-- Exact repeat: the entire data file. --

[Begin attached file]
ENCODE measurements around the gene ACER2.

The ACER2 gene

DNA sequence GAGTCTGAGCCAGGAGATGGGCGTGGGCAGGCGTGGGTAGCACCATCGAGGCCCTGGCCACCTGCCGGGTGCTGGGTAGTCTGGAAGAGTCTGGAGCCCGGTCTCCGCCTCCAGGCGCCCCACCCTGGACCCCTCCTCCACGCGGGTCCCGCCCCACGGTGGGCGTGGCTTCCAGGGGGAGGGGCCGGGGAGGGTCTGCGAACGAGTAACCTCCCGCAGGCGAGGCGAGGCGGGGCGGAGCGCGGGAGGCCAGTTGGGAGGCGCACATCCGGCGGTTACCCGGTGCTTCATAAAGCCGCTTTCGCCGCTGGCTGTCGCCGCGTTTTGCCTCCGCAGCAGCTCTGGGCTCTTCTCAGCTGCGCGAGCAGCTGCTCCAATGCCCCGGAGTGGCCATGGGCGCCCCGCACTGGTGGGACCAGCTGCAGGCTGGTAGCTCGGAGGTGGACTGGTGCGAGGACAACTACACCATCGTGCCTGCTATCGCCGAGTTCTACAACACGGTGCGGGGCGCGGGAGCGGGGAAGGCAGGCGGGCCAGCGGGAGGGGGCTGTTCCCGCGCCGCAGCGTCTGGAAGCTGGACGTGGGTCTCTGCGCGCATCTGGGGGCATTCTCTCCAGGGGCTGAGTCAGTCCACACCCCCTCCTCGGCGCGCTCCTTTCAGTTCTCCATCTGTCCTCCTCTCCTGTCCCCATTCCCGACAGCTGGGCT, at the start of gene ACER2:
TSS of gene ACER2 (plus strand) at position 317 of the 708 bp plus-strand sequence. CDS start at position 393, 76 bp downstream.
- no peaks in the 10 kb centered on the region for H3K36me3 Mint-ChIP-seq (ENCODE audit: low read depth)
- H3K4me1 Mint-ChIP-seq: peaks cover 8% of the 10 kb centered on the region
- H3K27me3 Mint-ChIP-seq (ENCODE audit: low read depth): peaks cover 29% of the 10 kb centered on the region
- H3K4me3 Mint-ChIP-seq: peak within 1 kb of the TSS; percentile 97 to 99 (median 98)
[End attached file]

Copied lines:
ENCODE measurements around the gene ACER2.

The ACER2 gene

DNA sequence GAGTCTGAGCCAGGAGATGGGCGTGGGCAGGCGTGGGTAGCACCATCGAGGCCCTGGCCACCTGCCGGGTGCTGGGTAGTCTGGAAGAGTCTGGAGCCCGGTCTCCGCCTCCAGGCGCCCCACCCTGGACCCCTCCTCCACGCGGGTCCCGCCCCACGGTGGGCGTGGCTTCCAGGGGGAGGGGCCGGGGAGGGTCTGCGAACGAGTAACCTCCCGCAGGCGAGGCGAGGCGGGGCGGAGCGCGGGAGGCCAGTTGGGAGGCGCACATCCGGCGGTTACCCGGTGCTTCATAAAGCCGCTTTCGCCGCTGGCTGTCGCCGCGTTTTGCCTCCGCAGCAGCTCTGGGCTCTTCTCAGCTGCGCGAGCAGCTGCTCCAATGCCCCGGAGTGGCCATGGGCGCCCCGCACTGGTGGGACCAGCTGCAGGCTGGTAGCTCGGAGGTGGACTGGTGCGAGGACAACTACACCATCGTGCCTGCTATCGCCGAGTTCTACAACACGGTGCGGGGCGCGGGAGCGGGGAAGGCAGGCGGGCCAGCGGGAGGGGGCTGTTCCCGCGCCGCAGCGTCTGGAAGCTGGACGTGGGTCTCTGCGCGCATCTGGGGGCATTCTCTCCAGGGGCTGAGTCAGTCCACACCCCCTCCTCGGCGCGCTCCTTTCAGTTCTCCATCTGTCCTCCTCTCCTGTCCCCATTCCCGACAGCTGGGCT, at the start of gene ACER2:
TSS of gene ACER2 (plus strand) at position 317 of the 708 bp plus-strand sequence. CDS start at position 393, 76 bp downstream.
- no peaks in the 10 kb centered on the region for H3K36me3 Mint-ChIP-seq (ENCODE audit: low read depth)
- H3K4me1 Mint-ChIP-seq: peaks cover 8% of the 10 kb centered on the region
- H3K27me3 Mint-ChIP-seq (ENCODE audit: low read depth): peaks cover 29% of the 10 kb centered on the region
- H3K4me3 Mint-ChIP-seq: peak within 1 kb of the TSS; percentile 97 to 99 (median 98)